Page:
Road mapping information has traditionally been focused on road surface type—ie. dirt, gravel, or paved—and not whether a road is legally open or closed to the public. This system is good at helping you decide if, for example, you need a high clearance vehicle, but it doesn’t clarify if you have a right to drive down a two-track toward a parcel of public land.

Opportunities afield are being lost because of unclear information, and the Theodore Roosevelt Conservation Partnership believes that everyone should know if they can legally drive on a road or not. This is just one of the many access challenges we are addressing at the federal, state, and local levels.

To Digitize and Publicize

The root of the confusion around county and state road access is a lack of data. We now enjoy digital tools that have changed the game for finding hunting and fishing access, but they are only as good as the data provided by agencies overseeing public lands and access points.

Solutions are being implemented. The TRCP helped the hunt-fish community achieve a milestone in 2022 with the passage of the MAPLand Act. This legislation directs the federal land management agencies—including the Forest Service and Bureau of Land Management—to create digital mapping files of over 90,000 individual access easements that serve to open otherwise difficult to access public lands. The MAPLand Act further orders federal agencies to geospatially map designated roads and trails on 640 million acres of public land, and to specify what kinds of vehicles are allowed on those routes.

While MAPLand will help eliminate confusion surrounding numerous access routes, there are thousands of non-federal public roads and trails, such as country roads and state-held access easements, where public access has been secured but information about the access is difficult to obtain.

Who Can Access County Roads?

To start, county roads are public rights-of-way that have been established by a formal county action. County roads are open to the public and, in rural areas, were often created to serve as local access roads to help people travel from their ranches and farms to town, commonly passing through public lands along the way.

In many places, local governments have been establishing county roads for well over a century, and they never expire. The only way county roads can be legally removed is if they are formally and actively eliminated by the local government in a way that complies with state law.

Some county roads are dusty two-tracks that lead off into the sagebrush toward public hunting and fishing grounds. In many rural counties where budgets are tight, little has been done to clarify the location of county roads, and hunters and anglers have a difficult time telling the difference between a county road and a private lane.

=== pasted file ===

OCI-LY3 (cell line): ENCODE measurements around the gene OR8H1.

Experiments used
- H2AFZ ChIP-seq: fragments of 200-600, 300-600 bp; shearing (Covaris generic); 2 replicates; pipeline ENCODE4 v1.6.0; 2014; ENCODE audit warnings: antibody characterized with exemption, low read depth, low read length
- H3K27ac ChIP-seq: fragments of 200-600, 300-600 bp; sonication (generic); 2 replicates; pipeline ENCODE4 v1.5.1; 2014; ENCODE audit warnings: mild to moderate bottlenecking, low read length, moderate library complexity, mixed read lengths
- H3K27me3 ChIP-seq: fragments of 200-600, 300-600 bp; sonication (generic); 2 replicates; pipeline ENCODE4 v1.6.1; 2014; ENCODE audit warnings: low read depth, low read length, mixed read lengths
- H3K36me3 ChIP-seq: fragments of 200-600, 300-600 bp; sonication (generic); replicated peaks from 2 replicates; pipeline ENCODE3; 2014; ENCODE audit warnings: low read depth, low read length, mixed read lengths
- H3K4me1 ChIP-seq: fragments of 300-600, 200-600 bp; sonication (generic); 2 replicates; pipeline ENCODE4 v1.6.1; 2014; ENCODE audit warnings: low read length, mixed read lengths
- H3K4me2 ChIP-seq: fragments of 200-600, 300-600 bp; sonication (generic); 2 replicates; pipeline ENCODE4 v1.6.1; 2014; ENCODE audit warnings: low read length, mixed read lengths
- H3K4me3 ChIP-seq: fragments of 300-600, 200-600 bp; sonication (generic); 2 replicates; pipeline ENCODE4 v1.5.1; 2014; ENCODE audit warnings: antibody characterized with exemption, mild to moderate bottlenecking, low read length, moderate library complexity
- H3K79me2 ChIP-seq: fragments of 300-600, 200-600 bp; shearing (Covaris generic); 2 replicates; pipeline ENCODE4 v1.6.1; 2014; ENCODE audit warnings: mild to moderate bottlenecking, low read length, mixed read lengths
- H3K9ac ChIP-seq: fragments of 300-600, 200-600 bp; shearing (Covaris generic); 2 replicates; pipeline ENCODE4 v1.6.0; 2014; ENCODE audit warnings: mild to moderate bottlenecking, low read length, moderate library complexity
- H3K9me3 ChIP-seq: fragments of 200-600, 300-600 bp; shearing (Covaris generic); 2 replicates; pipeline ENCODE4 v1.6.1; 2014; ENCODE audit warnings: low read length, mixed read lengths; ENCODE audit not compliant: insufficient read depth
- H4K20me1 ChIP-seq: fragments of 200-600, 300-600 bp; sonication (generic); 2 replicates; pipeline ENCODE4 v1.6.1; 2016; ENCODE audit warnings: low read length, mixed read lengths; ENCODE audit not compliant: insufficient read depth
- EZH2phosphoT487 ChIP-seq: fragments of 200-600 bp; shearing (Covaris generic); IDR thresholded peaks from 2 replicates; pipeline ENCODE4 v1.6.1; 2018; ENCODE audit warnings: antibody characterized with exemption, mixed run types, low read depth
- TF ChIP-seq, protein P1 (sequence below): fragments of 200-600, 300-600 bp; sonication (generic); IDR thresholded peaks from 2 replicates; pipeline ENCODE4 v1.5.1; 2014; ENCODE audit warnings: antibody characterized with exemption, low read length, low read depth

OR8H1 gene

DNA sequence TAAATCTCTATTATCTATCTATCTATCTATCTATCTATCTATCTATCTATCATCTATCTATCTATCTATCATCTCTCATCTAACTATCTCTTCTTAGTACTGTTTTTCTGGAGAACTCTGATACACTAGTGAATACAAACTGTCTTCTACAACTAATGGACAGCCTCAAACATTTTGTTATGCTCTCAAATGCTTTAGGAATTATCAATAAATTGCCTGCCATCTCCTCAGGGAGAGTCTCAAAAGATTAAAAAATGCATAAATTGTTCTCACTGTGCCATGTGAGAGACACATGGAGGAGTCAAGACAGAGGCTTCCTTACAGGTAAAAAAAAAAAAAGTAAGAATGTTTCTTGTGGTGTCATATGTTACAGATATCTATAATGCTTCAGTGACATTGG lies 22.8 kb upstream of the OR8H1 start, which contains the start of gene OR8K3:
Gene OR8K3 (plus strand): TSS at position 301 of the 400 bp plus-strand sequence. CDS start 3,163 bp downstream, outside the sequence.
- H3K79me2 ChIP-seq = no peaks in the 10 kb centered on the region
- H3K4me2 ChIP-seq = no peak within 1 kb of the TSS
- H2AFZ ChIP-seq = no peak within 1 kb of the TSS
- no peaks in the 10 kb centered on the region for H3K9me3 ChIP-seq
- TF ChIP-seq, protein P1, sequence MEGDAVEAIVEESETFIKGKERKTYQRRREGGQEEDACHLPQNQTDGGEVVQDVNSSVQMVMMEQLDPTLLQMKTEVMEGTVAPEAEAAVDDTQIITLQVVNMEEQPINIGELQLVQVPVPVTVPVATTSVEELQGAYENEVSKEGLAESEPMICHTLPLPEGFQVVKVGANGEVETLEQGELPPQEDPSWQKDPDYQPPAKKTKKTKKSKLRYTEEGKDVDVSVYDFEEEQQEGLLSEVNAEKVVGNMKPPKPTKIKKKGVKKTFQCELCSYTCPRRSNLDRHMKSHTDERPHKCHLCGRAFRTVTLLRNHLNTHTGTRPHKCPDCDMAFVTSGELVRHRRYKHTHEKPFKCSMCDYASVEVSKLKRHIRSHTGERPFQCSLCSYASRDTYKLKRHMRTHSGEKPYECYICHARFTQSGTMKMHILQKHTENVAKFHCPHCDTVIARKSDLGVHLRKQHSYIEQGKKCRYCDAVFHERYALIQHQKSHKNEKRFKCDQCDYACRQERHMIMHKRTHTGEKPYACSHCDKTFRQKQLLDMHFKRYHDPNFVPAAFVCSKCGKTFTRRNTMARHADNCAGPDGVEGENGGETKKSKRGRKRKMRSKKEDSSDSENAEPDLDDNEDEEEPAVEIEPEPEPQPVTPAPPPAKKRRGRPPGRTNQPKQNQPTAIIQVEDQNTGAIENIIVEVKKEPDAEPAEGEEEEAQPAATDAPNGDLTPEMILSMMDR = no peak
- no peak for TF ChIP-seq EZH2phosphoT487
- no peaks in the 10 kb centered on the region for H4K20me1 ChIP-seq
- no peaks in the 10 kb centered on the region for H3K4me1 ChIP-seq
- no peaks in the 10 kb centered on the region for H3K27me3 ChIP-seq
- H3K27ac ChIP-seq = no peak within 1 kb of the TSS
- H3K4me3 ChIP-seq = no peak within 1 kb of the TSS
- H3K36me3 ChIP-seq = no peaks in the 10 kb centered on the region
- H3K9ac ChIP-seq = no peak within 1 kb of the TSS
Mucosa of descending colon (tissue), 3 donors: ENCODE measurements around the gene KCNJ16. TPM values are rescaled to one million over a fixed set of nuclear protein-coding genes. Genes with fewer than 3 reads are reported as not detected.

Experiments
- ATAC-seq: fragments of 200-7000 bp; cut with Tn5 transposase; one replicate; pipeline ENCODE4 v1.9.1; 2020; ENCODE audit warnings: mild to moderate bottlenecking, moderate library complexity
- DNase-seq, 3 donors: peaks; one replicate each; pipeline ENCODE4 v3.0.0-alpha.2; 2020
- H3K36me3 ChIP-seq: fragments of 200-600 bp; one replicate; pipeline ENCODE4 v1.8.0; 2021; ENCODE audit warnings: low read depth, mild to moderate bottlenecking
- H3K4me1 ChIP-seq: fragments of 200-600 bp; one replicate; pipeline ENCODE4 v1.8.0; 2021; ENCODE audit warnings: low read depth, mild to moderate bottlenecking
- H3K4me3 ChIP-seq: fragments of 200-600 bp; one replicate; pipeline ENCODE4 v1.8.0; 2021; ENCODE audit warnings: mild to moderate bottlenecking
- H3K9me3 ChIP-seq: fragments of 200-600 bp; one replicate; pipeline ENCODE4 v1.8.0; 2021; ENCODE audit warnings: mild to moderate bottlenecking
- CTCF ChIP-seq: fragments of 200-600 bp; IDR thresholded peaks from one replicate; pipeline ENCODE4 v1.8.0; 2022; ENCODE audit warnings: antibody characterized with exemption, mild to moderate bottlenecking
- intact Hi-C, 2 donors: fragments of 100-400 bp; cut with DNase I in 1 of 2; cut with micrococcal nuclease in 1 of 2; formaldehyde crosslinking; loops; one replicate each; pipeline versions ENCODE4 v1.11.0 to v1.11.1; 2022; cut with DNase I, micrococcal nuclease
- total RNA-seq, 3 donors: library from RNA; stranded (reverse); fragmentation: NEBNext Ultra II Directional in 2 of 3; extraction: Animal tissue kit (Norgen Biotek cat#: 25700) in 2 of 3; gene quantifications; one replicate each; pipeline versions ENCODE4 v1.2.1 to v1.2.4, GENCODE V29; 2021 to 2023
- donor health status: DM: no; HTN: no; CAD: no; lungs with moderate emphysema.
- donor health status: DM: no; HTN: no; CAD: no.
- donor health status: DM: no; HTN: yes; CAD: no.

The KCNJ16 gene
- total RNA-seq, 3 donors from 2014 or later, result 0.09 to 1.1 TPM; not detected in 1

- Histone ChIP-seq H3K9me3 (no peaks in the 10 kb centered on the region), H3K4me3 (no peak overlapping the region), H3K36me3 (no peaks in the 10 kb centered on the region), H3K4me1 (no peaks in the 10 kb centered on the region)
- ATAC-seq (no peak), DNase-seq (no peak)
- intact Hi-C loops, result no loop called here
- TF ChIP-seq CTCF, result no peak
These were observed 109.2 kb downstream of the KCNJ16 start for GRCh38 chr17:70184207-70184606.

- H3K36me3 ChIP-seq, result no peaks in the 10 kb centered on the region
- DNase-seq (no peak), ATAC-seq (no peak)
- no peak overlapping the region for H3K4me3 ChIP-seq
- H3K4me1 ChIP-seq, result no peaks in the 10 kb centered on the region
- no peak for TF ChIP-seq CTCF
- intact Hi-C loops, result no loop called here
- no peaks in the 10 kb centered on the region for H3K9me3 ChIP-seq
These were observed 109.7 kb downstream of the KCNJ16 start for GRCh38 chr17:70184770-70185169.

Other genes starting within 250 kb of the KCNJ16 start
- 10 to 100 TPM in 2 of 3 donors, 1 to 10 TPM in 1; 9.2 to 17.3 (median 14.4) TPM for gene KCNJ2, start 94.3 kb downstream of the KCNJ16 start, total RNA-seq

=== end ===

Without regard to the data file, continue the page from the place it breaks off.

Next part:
While county road information can generally be obtained by inquiring directly with the county, there should be an easier way. The TRCP is presently investigating possible funding sources to help counties gain the capacity to digitize their county road maps and make that information readily available to the public and mobile app companies.

What About State-Owned Easements?

In addition to county roads, individual states across the nation own millions of acres of trust lands, wildlife management areas, parks, and forests. There are 39 million acres of trust lands in 11 Western states alone. Just like the federal government, states also own easements across private land to make their lands accessible, and access easements may not be physically marked with signage.

Because state access records are held on paper file in government buildings across the nation, the TRCP does not know how many easements are out there, but we know they exist. The TRCP is encouraging state lawmakers in places like Wyoming to dedicate resources toward digitizing these easements and making them publicly known.

Ultimately, the TRCP believes that transparent and readily available information about public access will lower barriers to entry and open new opportunities for outdoor recreation, while also reducing conflict with landowners by making it clear where the public does and does not have legal access.

Sign up to stay informed on this issue and other public access challenges, and watch TRCP’s new film that highlights this topic, Paper Trails.


Photo Credit: Steve Smith



Theodore Roosevelt’s experiences hunting and fishing certainly fueled his passion for conservation, but it seems that a passion for coffee may have powered his mornings. In fact, Roosevelt’s son once said that his father’s coffee cup was “more in the nature of a bathtub.” TRCP has partnered with Afuera Coffee Co. to bring together his two loves: a strong morning brew and a dedication to conservation. With your purchase, you’ll not only enjoy waking up to the rich aroma of this bolder roast—you’ll be supporting the important work of preserving hunting and fishing opportunities for all.

$4 from each bag is donated to the TRCP, to help continue their efforts of safeguarding critical habitats, productive hunting grounds, and favorite fishing holes for future generations.